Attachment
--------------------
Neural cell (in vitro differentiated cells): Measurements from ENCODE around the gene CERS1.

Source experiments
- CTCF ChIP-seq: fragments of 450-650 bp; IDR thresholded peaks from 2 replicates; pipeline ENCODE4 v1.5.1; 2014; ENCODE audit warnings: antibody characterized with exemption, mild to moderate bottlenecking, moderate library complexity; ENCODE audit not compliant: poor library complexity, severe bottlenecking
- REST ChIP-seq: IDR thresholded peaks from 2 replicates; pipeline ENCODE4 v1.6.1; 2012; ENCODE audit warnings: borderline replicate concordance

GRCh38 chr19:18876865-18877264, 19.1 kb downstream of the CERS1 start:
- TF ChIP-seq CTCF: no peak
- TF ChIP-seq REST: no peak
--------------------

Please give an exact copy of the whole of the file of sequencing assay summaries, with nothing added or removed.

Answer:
Neural cell (in vitro differentiated cells): Measurements from ENCODE around the gene CERS1.

Source experiments
- CTCF ChIP-seq: fragments of 450-650 bp; IDR thresholded peaks from 2 replicates; pipeline ENCODE4 v1.5.1; 2014; ENCODE audit warnings: antibody characterized with exemption, mild to moderate bottlenecking, moderate library complexity; ENCODE audit not compliant: poor library complexity, severe bottlenecking
- REST ChIP-seq: IDR thresholded peaks from 2 replicates; pipeline ENCODE4 v1.6.1; 2012; ENCODE audit warnings: borderline replicate concordance

GRCh38 chr19:18876865-18877264, 19.1 kb downstream of the CERS1 start:
- TF ChIP-seq CTCF: no peak
- TF ChIP-seq REST: no peak